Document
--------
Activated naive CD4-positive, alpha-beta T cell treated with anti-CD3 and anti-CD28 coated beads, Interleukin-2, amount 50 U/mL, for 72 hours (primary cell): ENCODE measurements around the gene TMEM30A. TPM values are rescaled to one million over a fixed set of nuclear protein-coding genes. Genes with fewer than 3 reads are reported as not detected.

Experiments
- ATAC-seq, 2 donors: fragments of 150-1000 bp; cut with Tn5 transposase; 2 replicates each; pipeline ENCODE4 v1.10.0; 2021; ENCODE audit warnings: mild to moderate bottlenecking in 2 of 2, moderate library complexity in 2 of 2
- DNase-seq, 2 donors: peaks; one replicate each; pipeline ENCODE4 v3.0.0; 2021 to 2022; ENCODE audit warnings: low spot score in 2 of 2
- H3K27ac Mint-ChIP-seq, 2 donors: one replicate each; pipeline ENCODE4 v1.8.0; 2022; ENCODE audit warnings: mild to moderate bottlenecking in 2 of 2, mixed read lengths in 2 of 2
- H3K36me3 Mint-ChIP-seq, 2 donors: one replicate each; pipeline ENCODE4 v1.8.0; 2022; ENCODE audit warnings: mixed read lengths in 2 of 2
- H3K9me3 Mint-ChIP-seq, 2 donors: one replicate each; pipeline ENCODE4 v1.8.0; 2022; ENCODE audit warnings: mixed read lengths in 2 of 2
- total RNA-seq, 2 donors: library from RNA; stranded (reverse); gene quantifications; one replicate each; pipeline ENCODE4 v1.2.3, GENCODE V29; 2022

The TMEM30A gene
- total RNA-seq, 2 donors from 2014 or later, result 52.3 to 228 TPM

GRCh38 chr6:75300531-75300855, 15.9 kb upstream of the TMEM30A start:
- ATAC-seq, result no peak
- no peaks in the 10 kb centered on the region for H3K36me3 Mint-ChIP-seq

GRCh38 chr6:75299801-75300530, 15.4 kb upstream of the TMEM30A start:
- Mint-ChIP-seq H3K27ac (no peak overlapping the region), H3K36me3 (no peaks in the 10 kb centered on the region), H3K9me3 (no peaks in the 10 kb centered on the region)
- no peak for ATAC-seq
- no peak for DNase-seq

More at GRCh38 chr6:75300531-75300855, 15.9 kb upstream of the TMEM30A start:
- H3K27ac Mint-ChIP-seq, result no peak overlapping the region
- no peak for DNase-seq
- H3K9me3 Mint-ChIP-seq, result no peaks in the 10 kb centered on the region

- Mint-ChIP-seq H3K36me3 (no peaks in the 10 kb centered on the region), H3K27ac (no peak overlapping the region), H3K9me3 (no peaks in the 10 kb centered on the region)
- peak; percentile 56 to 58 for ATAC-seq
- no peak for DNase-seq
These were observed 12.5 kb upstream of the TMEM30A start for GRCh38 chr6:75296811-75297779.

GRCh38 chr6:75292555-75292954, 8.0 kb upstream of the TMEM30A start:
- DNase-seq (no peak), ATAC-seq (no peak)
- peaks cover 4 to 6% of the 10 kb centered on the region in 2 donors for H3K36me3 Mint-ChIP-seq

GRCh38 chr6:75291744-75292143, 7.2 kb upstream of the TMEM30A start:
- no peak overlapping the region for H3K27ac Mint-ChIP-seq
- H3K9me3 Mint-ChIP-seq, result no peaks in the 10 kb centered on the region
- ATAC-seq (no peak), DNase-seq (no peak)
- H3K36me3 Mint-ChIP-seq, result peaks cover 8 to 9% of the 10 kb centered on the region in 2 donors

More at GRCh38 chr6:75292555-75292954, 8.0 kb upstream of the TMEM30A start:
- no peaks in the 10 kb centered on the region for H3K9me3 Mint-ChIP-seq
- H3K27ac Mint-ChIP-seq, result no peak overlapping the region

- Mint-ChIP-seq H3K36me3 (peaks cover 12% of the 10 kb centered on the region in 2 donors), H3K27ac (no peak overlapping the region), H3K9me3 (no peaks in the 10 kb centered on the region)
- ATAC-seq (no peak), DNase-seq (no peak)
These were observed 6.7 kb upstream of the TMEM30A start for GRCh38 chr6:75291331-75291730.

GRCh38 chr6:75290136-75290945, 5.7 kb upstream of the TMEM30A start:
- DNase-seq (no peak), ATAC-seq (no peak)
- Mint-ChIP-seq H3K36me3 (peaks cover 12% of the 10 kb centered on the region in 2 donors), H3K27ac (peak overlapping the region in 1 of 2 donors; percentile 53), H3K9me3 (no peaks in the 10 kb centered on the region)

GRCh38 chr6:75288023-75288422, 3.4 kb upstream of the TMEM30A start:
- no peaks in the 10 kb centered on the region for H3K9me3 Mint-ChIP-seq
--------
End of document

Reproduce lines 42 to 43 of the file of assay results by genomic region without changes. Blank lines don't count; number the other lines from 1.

- Mint-ChIP-seq H3K36me3 (peaks cover 12% of the 10 kb centered on the region in 2 donors), H3K27ac (peak overlapping the region in 1 of 2 donors; percentile 53), H3K9me3 (no peaks in the 10 kb centered on the region)

GRCh38 chr6:75288023-75288422, 3.4 kb upstream of the TMEM30A start: